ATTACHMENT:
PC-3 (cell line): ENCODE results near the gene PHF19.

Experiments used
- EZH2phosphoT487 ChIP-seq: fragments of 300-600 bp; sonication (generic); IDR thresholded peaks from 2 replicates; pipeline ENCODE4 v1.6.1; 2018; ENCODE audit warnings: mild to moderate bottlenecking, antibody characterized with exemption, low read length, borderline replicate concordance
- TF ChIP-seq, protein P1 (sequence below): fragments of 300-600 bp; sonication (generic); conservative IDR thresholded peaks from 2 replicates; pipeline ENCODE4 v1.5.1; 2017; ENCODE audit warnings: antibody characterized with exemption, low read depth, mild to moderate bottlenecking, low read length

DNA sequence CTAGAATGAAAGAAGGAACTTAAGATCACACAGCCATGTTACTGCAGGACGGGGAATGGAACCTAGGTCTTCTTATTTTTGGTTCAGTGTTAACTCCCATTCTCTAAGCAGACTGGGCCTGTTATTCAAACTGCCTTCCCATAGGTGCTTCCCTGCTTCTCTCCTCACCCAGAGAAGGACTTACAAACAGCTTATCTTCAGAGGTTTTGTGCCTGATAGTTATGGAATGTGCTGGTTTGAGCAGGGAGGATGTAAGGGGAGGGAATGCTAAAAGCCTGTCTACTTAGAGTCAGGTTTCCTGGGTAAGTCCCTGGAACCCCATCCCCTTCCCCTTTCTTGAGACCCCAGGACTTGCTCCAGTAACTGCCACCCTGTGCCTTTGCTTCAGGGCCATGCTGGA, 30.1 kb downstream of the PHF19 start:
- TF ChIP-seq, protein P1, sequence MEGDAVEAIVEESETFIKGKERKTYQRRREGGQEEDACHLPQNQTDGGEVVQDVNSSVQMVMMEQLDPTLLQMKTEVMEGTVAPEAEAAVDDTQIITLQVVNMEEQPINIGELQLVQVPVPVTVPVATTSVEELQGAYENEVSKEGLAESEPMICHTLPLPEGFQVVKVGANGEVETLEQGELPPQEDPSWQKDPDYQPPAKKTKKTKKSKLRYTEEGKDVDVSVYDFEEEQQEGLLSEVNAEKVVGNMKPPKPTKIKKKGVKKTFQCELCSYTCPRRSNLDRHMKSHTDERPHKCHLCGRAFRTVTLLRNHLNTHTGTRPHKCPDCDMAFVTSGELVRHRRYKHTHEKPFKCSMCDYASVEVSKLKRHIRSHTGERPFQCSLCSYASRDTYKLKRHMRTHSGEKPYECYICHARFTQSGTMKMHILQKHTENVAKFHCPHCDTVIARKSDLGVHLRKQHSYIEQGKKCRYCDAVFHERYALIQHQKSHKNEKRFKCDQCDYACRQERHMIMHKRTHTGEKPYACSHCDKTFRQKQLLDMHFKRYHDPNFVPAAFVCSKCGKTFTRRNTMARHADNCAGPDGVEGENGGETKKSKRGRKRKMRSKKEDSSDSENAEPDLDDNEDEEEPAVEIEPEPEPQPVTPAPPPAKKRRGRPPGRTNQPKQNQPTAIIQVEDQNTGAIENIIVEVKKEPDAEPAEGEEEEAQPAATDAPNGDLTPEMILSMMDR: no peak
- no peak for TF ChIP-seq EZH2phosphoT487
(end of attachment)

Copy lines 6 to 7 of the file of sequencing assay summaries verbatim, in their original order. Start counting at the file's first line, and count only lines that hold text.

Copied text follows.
- TF ChIP-seq, protein P1, sequence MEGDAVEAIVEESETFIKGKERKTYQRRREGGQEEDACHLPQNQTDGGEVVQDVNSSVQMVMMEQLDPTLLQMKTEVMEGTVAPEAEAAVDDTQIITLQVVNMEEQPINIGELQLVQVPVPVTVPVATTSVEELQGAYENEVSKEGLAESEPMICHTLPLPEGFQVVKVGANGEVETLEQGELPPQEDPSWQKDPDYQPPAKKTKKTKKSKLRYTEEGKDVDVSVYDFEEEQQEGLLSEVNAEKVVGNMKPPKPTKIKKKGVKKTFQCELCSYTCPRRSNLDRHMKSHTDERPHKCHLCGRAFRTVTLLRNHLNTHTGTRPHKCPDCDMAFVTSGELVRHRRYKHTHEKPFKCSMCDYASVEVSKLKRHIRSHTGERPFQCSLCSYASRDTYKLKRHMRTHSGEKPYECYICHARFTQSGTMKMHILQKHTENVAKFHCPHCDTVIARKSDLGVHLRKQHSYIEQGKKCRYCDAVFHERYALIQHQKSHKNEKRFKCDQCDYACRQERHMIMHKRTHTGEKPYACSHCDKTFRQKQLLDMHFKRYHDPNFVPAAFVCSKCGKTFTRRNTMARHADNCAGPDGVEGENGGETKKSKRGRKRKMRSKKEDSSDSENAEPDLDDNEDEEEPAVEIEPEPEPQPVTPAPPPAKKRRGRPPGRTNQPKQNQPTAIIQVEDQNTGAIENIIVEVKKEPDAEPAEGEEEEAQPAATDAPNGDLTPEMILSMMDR: no peak
- no peak for TF ChIP-seq EZH2phosphoT487